HuHot brings a taste of Mongolia

Lindsay Bland

Lindsay Bland

A new taste has found its way to tables in Sioux Falls.

HuHot Mongolian Grill is one of the newest restaurants in the city. Located on Western Ave., next to the big Scheel’s store, HuHot features a new take on a familiar favorite. The food is very similar to Chinese food, featuring rice, noodles and different types of meat and fresh vegetables. But the way the food is made is what makes the place unique.

I decided to head to HuHot around 4 p.m., hoping to miss the dinner crowd.

Despite the early hour, plenty of people were already there. Fortunately, we didn’t have to wait for a table and our waitress came almost as soon as we sat down.

Our waitress was spectacular. After she took our drink and appetizer orders (I ordered a Sprite and a Mongolian Feast appetizer which consisted of egg rolls, crab rangoon, pot stickers and two kinds of dipping sauces), she knelt beside the table and explained how things work at HuHot.

HuHot isn’t like any other eating establishment I have ever visited. Instead of ordering food and having someone in a hot steamy kitchen cook it and then having a waitress deliver the meal to the table, at HuHot, you get up and make stir-fry for yourself.

First, I started at the meat counter. This particular reporter dislikes looking at raw meat, so this was my least favorite part. Patrons may choose from a variety of uncooked meat, including beef, chicken (my choice), sausage and certain types of seafood.

After I selected my meat, I headed to the noodle station. Three different types of noodles are featured, I picked yakisoba noodles, which remind me of lo mein noodles.

Once I was satisfied with my noodle selection, I moved on to the fresh veggies. I was shocked at the number of vegetables from which I could select. There were carrots, broccoli, cabbage, watercress, the list could go on and on. I picked broccoli (yes, you can pick more than one, but I’m boring)and made my way to the crazy selection of sauces.

At the sauce location, diners had the choice of creating a mixture from recipes listed above the station, or they could invent their own concoction. Some of the names of the sauces included: Samurai Teriyaki, Not So Sweet and Sour Sauce and Mean Bean Garlic Sauce. Since I’m kind of a baby when it comes to spicy things, I picked their mildest formula. It included two ladles full of Kahn’s Favorite (which had sort of a ginger flavor), a ladle of Samurai Teriyaki, a ladle of sesame oil and a bit of garlic oil.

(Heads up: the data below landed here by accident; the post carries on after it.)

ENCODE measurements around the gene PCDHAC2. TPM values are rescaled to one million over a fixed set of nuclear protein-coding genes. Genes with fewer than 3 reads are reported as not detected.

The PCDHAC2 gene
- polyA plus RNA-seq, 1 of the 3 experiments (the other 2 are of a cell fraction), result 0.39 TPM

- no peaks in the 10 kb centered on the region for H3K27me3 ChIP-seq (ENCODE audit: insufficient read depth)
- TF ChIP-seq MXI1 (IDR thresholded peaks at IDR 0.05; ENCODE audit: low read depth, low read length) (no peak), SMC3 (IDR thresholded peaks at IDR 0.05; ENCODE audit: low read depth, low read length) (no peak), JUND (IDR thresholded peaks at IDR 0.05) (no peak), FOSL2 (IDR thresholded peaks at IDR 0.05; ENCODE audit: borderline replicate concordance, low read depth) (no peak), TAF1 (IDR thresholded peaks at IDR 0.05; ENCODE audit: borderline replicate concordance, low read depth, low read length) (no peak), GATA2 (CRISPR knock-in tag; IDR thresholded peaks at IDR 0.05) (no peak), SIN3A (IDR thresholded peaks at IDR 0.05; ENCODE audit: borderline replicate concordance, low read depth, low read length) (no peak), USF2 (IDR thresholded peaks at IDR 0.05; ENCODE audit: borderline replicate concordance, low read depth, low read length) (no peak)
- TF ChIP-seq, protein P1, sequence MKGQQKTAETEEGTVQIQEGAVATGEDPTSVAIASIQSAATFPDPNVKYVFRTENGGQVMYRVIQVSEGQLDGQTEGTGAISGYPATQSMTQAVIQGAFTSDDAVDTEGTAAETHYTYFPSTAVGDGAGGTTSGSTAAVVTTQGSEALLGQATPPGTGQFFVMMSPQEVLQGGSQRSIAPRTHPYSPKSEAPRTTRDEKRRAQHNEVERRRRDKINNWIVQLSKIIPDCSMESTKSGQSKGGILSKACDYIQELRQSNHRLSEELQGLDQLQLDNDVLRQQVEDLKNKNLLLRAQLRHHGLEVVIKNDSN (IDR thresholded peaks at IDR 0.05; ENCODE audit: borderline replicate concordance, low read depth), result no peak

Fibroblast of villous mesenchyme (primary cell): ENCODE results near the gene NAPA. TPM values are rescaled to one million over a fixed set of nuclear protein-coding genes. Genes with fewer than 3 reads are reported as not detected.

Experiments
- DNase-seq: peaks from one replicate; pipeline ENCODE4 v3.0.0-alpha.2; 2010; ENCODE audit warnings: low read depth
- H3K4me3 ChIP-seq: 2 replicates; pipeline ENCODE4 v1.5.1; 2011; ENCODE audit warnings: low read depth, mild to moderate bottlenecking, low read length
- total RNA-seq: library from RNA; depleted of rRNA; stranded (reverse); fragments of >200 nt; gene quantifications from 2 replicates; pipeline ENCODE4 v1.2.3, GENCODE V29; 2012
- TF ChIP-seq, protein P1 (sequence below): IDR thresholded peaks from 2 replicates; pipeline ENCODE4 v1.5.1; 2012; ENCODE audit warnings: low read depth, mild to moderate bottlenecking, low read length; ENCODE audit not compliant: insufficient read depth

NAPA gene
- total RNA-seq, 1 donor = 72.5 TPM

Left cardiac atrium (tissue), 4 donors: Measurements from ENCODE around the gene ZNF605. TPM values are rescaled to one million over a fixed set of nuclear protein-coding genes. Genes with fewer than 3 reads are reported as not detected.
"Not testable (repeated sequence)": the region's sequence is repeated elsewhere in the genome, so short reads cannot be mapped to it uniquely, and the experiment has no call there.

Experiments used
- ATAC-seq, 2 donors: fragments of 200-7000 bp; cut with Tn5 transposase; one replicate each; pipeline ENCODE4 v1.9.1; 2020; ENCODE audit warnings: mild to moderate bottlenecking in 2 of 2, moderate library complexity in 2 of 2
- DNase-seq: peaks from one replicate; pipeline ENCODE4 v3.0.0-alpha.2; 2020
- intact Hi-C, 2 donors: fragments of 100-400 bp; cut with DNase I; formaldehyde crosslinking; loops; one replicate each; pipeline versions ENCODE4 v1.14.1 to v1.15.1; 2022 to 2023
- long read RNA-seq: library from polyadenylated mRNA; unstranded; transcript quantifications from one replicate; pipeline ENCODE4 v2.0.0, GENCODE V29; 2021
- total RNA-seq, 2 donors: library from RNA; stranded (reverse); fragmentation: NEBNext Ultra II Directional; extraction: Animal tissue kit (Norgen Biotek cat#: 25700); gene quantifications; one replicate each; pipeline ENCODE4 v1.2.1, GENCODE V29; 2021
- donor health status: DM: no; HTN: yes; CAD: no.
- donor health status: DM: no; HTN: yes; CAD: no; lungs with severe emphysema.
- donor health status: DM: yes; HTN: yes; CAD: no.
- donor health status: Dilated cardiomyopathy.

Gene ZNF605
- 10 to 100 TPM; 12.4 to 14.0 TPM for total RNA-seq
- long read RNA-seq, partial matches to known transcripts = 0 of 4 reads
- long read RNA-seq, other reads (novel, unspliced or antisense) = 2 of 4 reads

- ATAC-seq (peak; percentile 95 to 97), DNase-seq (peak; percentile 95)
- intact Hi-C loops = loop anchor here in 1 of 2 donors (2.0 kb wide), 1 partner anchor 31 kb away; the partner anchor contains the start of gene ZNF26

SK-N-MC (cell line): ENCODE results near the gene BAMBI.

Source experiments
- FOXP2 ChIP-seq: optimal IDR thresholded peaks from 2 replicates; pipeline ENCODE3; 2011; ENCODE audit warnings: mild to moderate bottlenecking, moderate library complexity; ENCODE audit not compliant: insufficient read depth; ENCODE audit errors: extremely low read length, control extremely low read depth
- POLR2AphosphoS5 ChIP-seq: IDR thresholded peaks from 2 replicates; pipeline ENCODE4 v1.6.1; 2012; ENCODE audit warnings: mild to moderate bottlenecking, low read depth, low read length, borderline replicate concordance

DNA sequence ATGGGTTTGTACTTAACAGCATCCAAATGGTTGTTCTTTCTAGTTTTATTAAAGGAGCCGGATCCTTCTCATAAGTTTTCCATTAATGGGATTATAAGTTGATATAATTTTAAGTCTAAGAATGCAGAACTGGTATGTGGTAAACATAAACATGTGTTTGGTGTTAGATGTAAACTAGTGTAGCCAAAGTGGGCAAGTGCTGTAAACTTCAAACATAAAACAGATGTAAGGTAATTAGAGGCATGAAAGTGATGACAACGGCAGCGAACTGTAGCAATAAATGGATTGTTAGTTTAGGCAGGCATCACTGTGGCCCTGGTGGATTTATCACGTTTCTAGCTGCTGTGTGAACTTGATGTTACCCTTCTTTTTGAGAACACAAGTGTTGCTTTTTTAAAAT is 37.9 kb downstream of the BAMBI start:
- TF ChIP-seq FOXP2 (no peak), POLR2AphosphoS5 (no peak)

After I seasoned my meal to taste (although, I didn’t try it first, since everything was raw), I made my way over to the massive grill in the center of the room. I found this to be the most confusing part of the whole meal.

There really weren’t any signs that told you where to start and where to put your bowl of ingredients. So, I headed to an empty spot and then a very rude man behind the grill made fun of me for “cutting” in line.

The grill was covered in grease and the remains from other people’s meals. I wondered how sanitary this arrangement could be and I concluded that maybe the devices used to cook meals in restaurants should stay behind closed doors.

Once I found my seat again, I sat down with my plate of freshly grilled stir-fry, with a large bowl of steamed rice and the appetizers waiting. Everything was delicious. I was afraid I wouldn’t like the way I seasoned my food, but it was perfect. And whenever my glass of Sprite was almost empty, the server had another one waiting for me. I never went thirsty eating the salty meal.

I would have to say that the atmosphere of HuHot is really the selling point. The restaurant had a “contemporary Mongolian” feel. It had a large mural painted on the far wall depicting Mongolian soldiers. Everything was in deep colors, which gave the room a kind of cozy, warm feeling. My favorite part of the d